“Hey, brotha.”

A Kentucky drawl.

“Hey Frank, what’s up?”

I put the sandwich back in the box and set it aside.  He sat down.

“Can you help me call my doctah?  I don’t know when my next appointment is.”

We called his doctor and found out his next appointment time.

He kept sitting there.

“So how’s it going, Frank?”

“I’m really just tryin’ to hang in there today.”

“Oh? Rough day, huh? What’s going on?”

“I don’t have any food at all in my apartment.”

Missing Piece fitsSuddenly it all made perfect sense.

I pointed to the sandwich.

“Do you want this sandwich?”

“No! No, brotha, I can’t take your sandwich.”

“No, really, I don’t want it.”

“That’s really generous of you brotha, but I can’t take your sandwich.”

“Frank, let me tell you how I got this sandwich…”

I proceeded to tell him a considerably more concise version of the story of the sandwich than I have just told you, which seemed to satisfy him.  His entire demeanor shifted.

“OK, thank you brotha! Bless you!”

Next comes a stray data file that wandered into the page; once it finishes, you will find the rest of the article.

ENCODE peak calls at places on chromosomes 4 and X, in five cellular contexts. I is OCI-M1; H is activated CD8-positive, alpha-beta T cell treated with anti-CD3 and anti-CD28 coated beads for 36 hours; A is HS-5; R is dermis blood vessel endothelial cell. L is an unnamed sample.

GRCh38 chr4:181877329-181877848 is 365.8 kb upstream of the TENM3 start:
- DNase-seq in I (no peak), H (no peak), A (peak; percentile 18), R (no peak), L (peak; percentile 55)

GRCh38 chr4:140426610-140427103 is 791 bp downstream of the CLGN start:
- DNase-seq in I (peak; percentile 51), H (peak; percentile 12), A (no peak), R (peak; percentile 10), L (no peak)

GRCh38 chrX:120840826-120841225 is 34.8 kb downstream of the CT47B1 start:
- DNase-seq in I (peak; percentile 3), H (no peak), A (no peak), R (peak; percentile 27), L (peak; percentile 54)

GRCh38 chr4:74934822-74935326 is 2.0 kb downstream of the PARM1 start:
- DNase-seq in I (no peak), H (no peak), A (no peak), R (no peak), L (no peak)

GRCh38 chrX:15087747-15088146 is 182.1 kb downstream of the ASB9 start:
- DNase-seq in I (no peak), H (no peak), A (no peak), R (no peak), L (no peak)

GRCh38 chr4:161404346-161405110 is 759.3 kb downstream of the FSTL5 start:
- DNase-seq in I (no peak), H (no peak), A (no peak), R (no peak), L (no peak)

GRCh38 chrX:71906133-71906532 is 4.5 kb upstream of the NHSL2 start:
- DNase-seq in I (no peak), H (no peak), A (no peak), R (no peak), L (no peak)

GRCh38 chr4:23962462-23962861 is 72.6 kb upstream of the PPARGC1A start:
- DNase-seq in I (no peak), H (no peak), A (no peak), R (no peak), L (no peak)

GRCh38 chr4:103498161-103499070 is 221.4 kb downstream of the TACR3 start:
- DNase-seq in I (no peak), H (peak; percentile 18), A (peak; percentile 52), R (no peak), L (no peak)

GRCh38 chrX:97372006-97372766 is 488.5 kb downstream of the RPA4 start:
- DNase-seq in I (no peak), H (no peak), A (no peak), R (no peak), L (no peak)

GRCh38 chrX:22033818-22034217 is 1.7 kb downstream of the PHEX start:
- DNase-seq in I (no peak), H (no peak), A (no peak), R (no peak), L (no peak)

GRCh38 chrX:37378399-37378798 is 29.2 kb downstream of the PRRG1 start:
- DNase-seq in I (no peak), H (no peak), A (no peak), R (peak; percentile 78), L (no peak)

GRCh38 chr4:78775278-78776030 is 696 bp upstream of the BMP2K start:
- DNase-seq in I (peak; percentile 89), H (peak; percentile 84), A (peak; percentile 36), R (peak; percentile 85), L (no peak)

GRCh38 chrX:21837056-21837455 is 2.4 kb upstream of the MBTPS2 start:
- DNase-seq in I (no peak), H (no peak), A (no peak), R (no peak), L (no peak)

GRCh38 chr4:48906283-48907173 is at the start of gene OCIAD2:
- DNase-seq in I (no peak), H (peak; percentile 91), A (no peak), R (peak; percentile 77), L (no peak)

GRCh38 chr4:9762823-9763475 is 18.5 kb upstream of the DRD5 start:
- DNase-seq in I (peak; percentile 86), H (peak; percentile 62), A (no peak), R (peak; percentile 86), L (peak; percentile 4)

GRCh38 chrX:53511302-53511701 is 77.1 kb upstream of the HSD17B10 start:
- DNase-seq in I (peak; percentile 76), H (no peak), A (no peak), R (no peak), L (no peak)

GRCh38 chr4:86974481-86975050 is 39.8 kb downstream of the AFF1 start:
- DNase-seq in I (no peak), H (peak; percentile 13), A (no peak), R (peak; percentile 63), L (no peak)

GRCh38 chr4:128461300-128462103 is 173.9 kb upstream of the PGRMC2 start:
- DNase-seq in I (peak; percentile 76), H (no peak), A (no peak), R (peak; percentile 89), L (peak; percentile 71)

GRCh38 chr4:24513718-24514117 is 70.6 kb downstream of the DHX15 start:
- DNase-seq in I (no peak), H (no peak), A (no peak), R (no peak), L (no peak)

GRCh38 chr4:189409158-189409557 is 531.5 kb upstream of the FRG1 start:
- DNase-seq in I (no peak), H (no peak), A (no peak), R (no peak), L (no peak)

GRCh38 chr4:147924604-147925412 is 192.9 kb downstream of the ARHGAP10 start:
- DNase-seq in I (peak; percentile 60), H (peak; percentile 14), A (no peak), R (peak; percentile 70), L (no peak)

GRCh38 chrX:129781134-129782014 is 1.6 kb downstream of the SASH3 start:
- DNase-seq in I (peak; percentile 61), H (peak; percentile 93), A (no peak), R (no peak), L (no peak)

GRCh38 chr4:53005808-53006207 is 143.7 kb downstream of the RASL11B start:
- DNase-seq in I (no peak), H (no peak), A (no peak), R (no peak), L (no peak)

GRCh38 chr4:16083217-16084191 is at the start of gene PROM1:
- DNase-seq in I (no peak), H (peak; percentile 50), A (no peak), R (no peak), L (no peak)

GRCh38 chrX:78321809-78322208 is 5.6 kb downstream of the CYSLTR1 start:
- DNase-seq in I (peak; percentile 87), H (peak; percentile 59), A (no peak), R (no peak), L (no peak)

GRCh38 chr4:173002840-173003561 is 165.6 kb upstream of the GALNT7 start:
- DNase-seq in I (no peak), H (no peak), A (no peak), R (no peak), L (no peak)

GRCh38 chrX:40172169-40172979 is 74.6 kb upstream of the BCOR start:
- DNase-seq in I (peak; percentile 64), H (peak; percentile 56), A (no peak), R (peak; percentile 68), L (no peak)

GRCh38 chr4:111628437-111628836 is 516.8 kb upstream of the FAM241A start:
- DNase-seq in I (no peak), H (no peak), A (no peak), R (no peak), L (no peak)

He ate the sandwich.  He seemed much happier afterward.  We talked for a while and then he left.  Then I ate my spinach salad and my Fuji apple.

They were delicious.


I have been visited by many koans who have tried to take credit for this story.  What koan(s) does this story remind you of?  Let me know by commenting below.

P.S. The black and white line drawing of a circle with a wedge in it is from the Shel Silverstein book The Missing Piece. If you did not already know that, your life is a little better now.


Ending homelessness

A koan: Taking the form of Guanyin, find shelter for the homeless person.

There seems to be a WP_20150923_002connection between my happiness and how I hold the world.  Often it seems as though the task in meditation is just to welcome visitors: the sound of my cats facing off or my partner emptying the dishwasher, the smell of a full litter box, the feeling of back pain or drowsiness or visions of the day to come.  This morning, our foster kitten crawled into my hands while I meditated and began to purr loudly.  It seems that how I hold things is how the universe will hold me.